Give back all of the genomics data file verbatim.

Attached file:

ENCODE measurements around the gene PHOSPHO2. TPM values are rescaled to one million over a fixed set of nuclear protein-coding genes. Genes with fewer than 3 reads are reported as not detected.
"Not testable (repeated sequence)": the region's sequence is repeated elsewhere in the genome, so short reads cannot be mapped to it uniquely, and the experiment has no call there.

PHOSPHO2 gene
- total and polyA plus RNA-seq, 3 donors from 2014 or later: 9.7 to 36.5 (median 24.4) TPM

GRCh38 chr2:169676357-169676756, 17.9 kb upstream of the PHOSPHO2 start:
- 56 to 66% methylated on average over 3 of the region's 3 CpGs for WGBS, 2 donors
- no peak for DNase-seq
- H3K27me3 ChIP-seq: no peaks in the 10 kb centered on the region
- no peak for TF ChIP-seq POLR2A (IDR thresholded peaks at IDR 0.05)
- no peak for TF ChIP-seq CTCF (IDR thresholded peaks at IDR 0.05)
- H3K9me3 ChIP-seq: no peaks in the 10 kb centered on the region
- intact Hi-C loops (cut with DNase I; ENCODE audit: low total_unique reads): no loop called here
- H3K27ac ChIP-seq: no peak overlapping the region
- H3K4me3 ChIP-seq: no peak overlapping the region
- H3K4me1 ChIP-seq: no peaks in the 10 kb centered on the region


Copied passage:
ENCODE measurements around the gene PHOSPHO2. TPM values are rescaled to one million over a fixed set of nuclear protein-coding genes. Genes with fewer than 3 reads are reported as not detected.
"Not testable (repeated sequence)": the region's sequence is repeated elsewhere in the genome, so short reads cannot be mapped to it uniquely, and the experiment has no call there.

PHOSPHO2 gene
- total and polyA plus RNA-seq, 3 donors from 2014 or later: 9.7 to 36.5 (median 24.4) TPM

GRCh38 chr2:169676357-169676756, 17.9 kb upstream of the PHOSPHO2 start:
- 56 to 66% methylated on average over 3 of the region's 3 CpGs for WGBS, 2 donors
- no peak for DNase-seq
- H3K27me3 ChIP-seq: no peaks in the 10 kb centered on the region
- no peak for TF ChIP-seq POLR2A (IDR thresholded peaks at IDR 0.05)
- no peak for TF ChIP-seq CTCF (IDR thresholded peaks at IDR 0.05)
- H3K9me3 ChIP-seq: no peaks in the 10 kb centered on the region
- intact Hi-C loops (cut with DNase I; ENCODE audit: low total_unique reads): no loop called here
- H3K27ac ChIP-seq: no peak overlapping the region
- H3K4me3 ChIP-seq: no peak overlapping the region
- H3K4me1 ChIP-seq: no peaks in the 10 kb centered on the region